Duke Gold Practice Expedition
By H. Prado
“The biggest difficulty in Duke is mental, not physical”. That is what Mr. Zsigmond said to us during one of our first Duke of Edinburgh meetings, and it is also what we constantly remembered throughout our Gold Practice Trip as we hiked through 50Km of lush vegetation, towering mountains, and several waterfalls in Serra da Bocaina.
On the first day, we arrived at a pousada in which we re-organized our equipment and slept in tents after having dinner which was carefully prepared and catered for us. The next morning, we were served with homemade breads prepared by the pousada staff, and we were surely reminiscent of this during our following days eating Bisnaguinhas with Nutella.
We then began our hike through the national park as we noticed our habitual landscape that is filled with skyscrapers be replaced by several araucarias. 20 Km later, we arrived at our campsite, laid out tents, and, after eating our customary pasta dinners, different walking groups shared stories of what happened during their trails.
On the second day, we cruised through a valley and passed through multiple farms until we reached what Mr. Zsigmond described to us as his favourite campsite. Setting up our tents, we saw that it was impossible not to agree with him as we noticed how the location was made into a peninsula by the surrounding river. Several of us were mesmerized by the vegetation, the rope swing, and by our descent to the 7th largest waterfall in Brazil. Likewise, many of us were simply thrilled to take our heavy backpacks off and swap our boots for more comfortable shoes.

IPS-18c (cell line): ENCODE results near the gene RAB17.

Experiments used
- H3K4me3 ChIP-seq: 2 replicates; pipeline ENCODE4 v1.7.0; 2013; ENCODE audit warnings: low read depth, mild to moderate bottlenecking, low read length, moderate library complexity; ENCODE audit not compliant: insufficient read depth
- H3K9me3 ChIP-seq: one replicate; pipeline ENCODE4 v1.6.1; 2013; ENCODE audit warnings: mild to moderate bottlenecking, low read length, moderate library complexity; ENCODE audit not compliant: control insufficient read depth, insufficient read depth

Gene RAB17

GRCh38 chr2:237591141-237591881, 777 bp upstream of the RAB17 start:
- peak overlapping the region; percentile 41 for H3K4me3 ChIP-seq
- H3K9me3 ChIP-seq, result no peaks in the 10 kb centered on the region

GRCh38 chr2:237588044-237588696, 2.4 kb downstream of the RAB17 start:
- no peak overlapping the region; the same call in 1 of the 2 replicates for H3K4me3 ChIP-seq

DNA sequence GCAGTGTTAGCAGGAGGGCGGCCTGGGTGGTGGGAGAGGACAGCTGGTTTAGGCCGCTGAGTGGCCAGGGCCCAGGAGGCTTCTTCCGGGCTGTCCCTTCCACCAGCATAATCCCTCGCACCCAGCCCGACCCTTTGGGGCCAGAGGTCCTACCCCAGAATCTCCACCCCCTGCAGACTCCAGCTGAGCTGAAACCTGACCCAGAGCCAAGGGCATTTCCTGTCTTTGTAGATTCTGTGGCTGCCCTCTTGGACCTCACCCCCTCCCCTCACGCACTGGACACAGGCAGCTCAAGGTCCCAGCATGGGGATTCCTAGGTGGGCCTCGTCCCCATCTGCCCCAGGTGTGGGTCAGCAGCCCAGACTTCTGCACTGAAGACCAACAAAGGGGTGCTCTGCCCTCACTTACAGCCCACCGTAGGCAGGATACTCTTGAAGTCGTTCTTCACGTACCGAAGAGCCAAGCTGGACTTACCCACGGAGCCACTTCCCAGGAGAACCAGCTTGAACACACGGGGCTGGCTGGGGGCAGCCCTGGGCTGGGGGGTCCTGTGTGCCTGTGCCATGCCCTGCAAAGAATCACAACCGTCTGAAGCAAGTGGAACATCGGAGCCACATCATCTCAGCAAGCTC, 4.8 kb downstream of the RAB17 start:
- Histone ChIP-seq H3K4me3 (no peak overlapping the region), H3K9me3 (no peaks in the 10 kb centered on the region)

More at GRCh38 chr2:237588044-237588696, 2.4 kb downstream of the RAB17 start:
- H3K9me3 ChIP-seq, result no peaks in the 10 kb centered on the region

Finally, on the third day, we hiked back across the valley, and we ascended through several hills until we reached what remains to me as one of the biggest challenges of our trip. Arriving at the final farm, we were unexpectedly greeted with several bulls which had not been put away, meaning that we could not cross the land. Despite this, following Mr. Zsigmond’s remark about the mental difficulty of the expedition, we realized that we needed to think calmly about how to proceed. Having discussed with our treehouse monitor, we saw that it was best to wait for more groups to gather so that we could cross in a larger number of people.
Having succeeded at that, we walked a few more kilometers to the end of our expedition. We then observed the final waterfall and took 4x4 vehicles to a restaurant from which we departed back to São Paulo.
Looking back on our trip, it is easy to see how Mr. Zsigmond’s statement was correct: the hardest parts is not the trail itself but the finding the perseverance to continue in the face of challenges like tiredness, rain, and, especially in our case, a group of bulls along the trail. However, we were aided by very helpful staff and by our walking groups, all of which supported our mental and physical strains, leaving us ready and looking forward to the Qualifying Expedition.
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